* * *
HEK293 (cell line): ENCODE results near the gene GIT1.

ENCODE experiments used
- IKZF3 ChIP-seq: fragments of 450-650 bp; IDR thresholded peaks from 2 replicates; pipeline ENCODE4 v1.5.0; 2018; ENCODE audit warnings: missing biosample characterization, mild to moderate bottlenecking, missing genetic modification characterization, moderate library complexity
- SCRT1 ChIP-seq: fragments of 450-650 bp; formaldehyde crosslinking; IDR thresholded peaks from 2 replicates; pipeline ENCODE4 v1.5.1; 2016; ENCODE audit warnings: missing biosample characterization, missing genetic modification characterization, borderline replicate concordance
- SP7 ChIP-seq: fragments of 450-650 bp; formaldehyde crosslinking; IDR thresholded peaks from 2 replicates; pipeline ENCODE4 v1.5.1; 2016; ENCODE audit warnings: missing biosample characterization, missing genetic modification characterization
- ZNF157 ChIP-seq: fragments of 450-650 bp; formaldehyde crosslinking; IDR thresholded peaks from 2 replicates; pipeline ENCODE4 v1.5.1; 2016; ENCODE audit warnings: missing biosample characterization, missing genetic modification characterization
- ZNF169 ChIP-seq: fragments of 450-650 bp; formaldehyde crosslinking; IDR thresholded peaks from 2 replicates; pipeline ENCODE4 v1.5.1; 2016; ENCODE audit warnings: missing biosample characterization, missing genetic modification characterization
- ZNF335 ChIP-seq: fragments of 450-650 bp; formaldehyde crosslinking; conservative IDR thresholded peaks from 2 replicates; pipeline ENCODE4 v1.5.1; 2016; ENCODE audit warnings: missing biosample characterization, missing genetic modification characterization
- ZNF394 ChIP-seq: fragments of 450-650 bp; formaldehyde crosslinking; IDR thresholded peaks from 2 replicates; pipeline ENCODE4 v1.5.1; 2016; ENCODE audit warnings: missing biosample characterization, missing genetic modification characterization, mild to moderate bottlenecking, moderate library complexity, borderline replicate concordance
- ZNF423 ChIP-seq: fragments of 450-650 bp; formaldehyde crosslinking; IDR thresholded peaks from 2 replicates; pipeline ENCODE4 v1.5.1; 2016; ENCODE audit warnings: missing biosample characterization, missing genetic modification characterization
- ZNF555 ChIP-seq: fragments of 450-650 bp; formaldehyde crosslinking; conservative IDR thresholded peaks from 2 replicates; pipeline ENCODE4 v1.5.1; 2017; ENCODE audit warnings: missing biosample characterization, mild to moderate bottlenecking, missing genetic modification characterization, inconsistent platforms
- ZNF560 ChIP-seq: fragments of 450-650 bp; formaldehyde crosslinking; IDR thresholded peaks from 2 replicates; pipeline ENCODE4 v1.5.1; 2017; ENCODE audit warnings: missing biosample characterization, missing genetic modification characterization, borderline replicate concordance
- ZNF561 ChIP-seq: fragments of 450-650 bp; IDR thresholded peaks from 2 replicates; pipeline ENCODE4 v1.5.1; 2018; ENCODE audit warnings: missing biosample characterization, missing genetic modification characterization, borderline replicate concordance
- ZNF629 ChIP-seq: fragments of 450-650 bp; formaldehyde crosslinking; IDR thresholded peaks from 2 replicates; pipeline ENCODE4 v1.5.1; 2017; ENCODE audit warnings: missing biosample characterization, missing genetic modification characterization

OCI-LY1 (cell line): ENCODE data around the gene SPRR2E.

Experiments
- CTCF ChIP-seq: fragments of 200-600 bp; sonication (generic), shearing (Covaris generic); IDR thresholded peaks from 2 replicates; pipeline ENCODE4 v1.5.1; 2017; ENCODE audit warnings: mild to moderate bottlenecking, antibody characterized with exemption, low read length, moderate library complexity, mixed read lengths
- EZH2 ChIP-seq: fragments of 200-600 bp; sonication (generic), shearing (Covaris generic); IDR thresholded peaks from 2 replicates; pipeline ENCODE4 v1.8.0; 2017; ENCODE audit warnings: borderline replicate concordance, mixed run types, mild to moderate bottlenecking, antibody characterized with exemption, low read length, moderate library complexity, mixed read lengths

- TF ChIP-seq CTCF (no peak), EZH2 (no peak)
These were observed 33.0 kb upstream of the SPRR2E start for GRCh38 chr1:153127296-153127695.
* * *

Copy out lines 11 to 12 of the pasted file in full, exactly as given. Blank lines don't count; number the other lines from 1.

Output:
- ZNF555 ChIP-seq: fragments of 450-650 bp; formaldehyde crosslinking; conservative IDR thresholded peaks from 2 replicates; pipeline ENCODE4 v1.5.1; 2017; ENCODE audit warnings: missing biosample characterization, mild to moderate bottlenecking, missing genetic modification characterization, inconsistent platforms
- ZNF560 ChIP-seq: fragments of 450-650 bp; formaldehyde crosslinking; IDR thresholded peaks from 2 replicates; pipeline ENCODE4 v1.5.1; 2017; ENCODE audit warnings: missing biosample characterization, missing genetic modification characterization, borderline replicate concordance